In her recent column (“Electronic medical records have yet to fulfill their potential,” ACP Internist, October 2011), ACP president Virginia L. Hood, MBBS, MPH, FACP, blames electronic medical records (EMRs) themselves for her difficulties in adopting this new technology. However, I believe she is identifying human, not EMR, problems.
Dr. Hood reports that long training sessions did not address her needs. That is a training issue, not an EMR issue. Where was her at-the-elbow support during those long months of self-training? She writes that it took more than three weeks to get used to the system, an indicator that something was dreadfully wrong with training and post go-live support.
Dr. Hood is correct that any system produces the results for which it was designed, but she is wrong when she claims that templates, document length, and note format are preordained by auditing, compliance and billing personnel. I have seen notes that are telegraphic, others that are lists of findings, and others that separate positive from negative findings with as few as three key strokes, and each note is unique. Physicians must be involved in the design phase early on to avoid the issues she mentions. Her description of her problems makes it clear that this did not occur in her institution.
All EMRs certified for meaningful use can import laboratory values, group similar results together, and produce comprehensive electronic records for export to other physicians with disparate EMRs. If Dr. Hood's system lacks those abilities, her institution may not have performed due diligence to ensure that her EMR qualifies for meaningful use. If she is using a certified product, there may be reasons why these functions are currently not active, such as lack of personnel to configure them, lack of a health information exchange, or lack of planning and local design, but those are human shortcomings, not software failures.
Regarding gag clauses, they are not, in my experience, “typical” in vendor contracts, and any good health care attorney should remove them. As a chief medical informatics officer, I participate in collegial listserv discussions regarding defects and other apparent faults in our EMR, and believe me, we are not shy about discussing our concerns openly.
We do need more programmers to help optimize our electronic tools. There is a critical shortage of this skill. But personalizing our EMRs to reflect our individual, group, or specialty needs also takes physician leadership, involvement and commitment. Unfortunately, most physicians I know take a passive approach, and it will cost them just as it cost Dr. Hood. We eagerly pursue continuing medical education and take courses to perfect new procedural skills. Why don't we do the same with EMRs?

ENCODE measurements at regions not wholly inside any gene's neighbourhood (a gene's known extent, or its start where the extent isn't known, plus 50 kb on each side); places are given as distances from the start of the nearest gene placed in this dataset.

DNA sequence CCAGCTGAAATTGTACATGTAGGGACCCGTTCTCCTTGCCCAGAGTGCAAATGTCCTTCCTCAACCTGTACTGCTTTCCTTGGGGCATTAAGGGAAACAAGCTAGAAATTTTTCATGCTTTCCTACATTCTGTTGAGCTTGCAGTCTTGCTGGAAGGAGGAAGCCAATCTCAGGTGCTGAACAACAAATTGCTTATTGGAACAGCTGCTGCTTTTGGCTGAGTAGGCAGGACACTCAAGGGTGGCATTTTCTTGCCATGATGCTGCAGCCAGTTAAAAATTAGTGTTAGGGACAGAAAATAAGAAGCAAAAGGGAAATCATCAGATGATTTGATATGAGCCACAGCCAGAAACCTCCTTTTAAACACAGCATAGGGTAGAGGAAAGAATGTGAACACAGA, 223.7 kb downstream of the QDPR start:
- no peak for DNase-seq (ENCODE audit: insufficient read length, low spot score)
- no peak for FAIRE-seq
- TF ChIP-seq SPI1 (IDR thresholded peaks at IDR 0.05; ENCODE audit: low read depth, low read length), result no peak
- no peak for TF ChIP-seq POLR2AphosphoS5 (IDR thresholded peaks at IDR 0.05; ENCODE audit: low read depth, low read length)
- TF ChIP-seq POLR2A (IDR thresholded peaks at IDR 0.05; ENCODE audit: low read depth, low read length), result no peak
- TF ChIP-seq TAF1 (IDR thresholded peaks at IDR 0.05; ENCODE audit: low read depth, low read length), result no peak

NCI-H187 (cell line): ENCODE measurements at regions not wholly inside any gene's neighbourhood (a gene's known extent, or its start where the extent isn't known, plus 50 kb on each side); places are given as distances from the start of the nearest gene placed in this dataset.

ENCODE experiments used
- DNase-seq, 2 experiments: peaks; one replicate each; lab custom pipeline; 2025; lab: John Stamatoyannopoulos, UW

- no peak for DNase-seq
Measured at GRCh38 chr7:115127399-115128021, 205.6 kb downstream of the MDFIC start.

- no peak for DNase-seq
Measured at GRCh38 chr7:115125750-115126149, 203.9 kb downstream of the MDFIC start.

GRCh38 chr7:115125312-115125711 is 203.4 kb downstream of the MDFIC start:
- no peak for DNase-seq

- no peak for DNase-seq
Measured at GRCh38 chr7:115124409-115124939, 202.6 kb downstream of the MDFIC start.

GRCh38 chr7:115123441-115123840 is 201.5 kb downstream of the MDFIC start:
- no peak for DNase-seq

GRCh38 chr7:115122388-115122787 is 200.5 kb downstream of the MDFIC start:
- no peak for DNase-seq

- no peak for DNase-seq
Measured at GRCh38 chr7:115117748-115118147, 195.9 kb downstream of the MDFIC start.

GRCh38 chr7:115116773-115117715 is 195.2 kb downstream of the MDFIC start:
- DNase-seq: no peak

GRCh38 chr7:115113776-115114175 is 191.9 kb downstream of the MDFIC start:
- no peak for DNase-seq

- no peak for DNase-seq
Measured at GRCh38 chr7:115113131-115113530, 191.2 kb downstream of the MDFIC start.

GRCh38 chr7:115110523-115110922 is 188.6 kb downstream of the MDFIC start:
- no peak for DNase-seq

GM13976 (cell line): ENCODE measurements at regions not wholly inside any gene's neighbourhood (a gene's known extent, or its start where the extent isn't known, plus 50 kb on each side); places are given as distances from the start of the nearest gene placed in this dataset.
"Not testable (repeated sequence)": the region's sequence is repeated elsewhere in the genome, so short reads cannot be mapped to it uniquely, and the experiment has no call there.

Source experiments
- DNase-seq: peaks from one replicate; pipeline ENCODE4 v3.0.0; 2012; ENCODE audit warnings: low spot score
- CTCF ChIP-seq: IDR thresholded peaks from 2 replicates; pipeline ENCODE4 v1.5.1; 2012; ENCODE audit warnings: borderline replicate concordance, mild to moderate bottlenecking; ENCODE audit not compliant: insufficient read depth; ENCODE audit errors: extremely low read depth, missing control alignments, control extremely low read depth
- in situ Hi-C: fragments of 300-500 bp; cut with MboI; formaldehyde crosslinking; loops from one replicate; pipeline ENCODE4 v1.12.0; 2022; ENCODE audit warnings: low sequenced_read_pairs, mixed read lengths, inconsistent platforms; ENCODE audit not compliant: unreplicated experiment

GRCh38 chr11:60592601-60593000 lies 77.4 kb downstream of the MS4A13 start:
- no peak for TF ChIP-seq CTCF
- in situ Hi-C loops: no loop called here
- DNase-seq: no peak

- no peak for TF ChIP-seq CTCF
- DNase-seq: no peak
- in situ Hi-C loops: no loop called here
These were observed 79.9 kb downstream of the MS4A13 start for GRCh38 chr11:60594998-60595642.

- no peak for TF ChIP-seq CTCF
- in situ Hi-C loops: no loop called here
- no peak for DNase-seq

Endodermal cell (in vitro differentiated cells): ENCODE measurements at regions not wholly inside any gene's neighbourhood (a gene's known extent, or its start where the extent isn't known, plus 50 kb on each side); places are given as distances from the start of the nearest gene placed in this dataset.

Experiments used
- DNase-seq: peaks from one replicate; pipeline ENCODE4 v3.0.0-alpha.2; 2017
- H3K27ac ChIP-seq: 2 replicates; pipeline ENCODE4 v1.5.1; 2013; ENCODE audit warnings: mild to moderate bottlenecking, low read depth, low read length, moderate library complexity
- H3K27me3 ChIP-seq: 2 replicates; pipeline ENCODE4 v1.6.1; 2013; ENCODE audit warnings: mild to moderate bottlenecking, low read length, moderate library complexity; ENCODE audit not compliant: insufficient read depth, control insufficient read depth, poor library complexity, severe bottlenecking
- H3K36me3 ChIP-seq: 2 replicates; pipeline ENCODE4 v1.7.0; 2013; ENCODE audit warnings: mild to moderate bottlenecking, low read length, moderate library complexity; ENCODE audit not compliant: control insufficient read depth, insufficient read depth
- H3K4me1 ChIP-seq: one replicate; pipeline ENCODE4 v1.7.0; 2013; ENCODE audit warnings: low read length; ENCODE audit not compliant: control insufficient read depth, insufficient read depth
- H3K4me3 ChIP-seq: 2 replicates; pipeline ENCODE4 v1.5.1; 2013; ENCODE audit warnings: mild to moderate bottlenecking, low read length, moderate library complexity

My conclusion after reading Dr. Hood's column is not that EMRs have yet to fulfill their potential, but that Dr. Hood and her institution needed to prepare, design, educate and train better before implementation. I feel bad for her, but we must recognize when the problem is of our own creation.
Richard Schreiber, MD, FACP
Camp Hill, Pa.
In response: I welcome Dr. Schreiber's enthusiastic support for EMRs and wholeheartedly endorse their use as an important component of optimal patient care. It is true that all EMRs are not the same, each having good and less good features as well as individual learning challenges for users. I also appreciate that Dr. Schreiber reiterated my advocating for physicians to be involved early in EMR design and implementation to ensure better functionality. I absolutely agree that many of the limitations that have not allowed EMRs to fulfill their potential are the result of inadequate human input, including those factors he lists. However, I do not agree that I or other physicians should need extensive courses to prepare us to use a tool that should be user-friendly enough to equip us with all the information necessary to provide better patient care and allow optimal use of our time and unique expertise as physicians.
Virginia L. Hood, MBBS, MPH, FACP
Physician income and the deficit
In his Washington Perspective column in the November/December 2011 ACP Internist (“What should physicians contribute to deficit reduction?”), Robert B. Doherty treads delicately on a critical issue of the day, delicately indeed since ACP is a membership organization and some members are at risk of losing reimbursement from the Centers for Medicare and Medicaid Services as the price for a sustainable growth rate (SGR) fix.
Mr. Doherty does not ask whether physicians should contribute because it's clear we will, like it or not. He indirectly asks us to listen to our better angels about professional duty to help a nation in crisis, a nation that has given us much. He points out that we will likely all lose income, some more than others, and that cutting chronically underpopulated and relatively underpaid specialties may truly hurt long-term access. On that, CMS needs to be very careful.
However, Mr. Doherty omits that physician income growth has long and far exceeded U.S. cost of living and wages and that mean physician income has long exceeded the median, causing one medical student I know to reflect, “Some of our brothers and sisters are doing very well.” Physician incomes are part of the growing gap between rich and poor Americans. Physician whining about income and threats to general access have outlived reality; the facts won't support the arguments and policymakers know it. The numbers support a view that U.S. physician income growth and wasteful use of resources are limiting our ability to provide care to all Americans. If that's not a professionalism issue, what is?
Norman Jensen, MD, MS, FACP